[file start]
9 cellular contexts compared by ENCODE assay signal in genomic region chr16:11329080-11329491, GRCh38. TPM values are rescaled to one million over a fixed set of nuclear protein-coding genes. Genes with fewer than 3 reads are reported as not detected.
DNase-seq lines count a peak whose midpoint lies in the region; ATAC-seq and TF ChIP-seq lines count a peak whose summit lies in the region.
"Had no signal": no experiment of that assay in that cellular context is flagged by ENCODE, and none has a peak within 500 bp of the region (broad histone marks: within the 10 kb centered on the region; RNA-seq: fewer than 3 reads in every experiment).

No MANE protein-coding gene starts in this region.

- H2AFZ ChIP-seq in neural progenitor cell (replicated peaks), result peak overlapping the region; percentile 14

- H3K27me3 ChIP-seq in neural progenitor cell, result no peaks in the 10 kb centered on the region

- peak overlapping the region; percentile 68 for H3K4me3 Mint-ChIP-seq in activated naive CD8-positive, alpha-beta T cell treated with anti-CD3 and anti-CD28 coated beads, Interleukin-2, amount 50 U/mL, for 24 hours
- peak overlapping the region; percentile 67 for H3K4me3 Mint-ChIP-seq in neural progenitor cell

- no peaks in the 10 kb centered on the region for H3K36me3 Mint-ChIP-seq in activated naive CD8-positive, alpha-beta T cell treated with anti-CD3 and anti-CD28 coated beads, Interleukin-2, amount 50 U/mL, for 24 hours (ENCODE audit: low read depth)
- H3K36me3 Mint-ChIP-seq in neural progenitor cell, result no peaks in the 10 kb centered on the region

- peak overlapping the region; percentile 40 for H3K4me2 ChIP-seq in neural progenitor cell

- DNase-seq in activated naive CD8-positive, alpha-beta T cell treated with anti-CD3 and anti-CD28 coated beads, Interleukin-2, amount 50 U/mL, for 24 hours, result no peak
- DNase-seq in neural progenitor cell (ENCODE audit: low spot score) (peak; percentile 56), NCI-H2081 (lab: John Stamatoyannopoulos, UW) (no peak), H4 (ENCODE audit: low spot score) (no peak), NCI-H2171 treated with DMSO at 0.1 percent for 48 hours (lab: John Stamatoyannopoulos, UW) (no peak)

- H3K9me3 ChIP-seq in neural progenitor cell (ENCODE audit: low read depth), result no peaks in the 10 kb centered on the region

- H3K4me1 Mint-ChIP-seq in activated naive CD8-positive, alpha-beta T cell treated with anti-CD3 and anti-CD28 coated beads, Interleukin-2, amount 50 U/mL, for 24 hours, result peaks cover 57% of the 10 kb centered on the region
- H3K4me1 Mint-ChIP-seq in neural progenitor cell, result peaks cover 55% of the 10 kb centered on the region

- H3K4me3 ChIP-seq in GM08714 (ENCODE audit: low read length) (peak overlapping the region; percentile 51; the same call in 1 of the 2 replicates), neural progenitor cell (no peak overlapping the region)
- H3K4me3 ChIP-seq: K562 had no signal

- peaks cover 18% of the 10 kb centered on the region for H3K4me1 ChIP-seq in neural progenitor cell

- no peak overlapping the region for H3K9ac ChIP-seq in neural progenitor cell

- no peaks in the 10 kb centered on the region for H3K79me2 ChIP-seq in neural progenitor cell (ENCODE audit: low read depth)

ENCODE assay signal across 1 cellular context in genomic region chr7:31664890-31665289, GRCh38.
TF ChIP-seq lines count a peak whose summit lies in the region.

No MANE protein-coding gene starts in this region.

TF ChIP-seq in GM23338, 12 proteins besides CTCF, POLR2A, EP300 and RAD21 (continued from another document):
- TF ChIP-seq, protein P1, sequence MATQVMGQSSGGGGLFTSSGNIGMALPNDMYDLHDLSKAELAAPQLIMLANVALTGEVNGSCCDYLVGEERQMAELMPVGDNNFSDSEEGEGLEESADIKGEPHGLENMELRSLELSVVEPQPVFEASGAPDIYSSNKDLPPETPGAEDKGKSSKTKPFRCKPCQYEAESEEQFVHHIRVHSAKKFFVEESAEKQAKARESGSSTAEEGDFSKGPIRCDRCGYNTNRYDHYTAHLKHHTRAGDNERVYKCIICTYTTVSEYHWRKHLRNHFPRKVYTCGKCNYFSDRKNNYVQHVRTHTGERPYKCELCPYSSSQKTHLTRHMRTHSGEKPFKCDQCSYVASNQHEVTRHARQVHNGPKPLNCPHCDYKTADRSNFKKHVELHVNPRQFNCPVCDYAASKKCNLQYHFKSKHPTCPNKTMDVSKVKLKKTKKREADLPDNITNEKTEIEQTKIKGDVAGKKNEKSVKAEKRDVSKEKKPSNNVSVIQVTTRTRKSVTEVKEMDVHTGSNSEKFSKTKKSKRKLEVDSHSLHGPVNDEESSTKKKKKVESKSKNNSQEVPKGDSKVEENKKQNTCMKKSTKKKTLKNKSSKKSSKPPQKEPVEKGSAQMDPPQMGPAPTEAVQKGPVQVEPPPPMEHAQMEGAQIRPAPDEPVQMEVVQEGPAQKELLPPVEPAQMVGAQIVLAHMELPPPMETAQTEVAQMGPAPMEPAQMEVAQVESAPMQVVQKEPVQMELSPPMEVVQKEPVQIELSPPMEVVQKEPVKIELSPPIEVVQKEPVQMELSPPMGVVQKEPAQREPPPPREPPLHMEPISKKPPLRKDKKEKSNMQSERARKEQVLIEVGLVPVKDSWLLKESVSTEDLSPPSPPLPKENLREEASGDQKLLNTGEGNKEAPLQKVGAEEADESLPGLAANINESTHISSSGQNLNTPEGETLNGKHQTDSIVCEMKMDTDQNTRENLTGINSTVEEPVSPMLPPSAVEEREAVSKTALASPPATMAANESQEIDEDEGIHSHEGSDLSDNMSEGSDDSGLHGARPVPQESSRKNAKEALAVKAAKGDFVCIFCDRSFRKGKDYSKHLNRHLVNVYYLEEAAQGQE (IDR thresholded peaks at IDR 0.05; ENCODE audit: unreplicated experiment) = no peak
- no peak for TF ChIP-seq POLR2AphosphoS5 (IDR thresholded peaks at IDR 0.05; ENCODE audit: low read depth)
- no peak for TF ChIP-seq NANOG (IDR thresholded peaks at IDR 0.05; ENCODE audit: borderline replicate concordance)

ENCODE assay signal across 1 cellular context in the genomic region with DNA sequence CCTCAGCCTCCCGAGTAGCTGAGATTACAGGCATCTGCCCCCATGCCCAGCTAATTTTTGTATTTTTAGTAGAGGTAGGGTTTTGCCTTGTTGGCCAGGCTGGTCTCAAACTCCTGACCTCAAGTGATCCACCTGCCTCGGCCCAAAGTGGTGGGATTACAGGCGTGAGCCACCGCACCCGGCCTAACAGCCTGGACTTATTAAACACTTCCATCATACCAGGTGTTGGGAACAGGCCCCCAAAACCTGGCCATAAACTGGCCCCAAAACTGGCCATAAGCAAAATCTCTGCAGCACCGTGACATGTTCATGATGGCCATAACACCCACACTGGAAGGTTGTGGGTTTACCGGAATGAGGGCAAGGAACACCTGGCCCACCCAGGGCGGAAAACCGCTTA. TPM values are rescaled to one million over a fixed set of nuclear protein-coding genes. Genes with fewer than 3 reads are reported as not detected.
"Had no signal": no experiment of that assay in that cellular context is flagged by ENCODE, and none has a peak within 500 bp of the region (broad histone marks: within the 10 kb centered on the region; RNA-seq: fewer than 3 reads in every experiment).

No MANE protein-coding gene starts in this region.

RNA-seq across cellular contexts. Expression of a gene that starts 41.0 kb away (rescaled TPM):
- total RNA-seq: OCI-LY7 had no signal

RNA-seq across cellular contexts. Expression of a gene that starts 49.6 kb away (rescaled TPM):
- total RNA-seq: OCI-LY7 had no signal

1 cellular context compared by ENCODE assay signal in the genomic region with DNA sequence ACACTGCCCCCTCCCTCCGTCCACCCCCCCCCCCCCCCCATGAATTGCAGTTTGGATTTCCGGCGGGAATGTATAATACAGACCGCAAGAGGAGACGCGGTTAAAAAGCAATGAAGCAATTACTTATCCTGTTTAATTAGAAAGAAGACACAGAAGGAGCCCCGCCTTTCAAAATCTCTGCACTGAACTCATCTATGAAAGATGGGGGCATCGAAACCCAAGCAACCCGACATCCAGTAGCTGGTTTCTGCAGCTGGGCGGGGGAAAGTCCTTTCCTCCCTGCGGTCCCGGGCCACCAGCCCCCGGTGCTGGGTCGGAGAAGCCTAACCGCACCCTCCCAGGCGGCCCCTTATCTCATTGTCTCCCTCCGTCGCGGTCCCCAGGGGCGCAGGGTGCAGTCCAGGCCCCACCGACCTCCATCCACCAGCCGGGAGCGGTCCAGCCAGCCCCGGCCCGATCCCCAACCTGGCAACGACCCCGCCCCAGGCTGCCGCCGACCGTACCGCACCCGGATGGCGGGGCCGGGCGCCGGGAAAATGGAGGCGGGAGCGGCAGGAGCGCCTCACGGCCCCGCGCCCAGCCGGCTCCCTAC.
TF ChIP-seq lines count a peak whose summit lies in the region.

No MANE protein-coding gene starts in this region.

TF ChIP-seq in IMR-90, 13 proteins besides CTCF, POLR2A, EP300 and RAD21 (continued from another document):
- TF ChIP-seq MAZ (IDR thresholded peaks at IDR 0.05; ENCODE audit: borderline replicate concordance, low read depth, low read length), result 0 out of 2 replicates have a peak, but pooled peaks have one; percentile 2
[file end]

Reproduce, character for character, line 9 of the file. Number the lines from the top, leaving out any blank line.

- no peaks in the 10 kb centered on the region for H3K36me3 Mint-ChIP-seq in activated naive CD8-positive, alpha-beta T cell treated with anti-CD3 and anti-CD28 coated beads, Interleukin-2, amount 50 U/mL, for 24 hours (ENCODE audit: low read depth)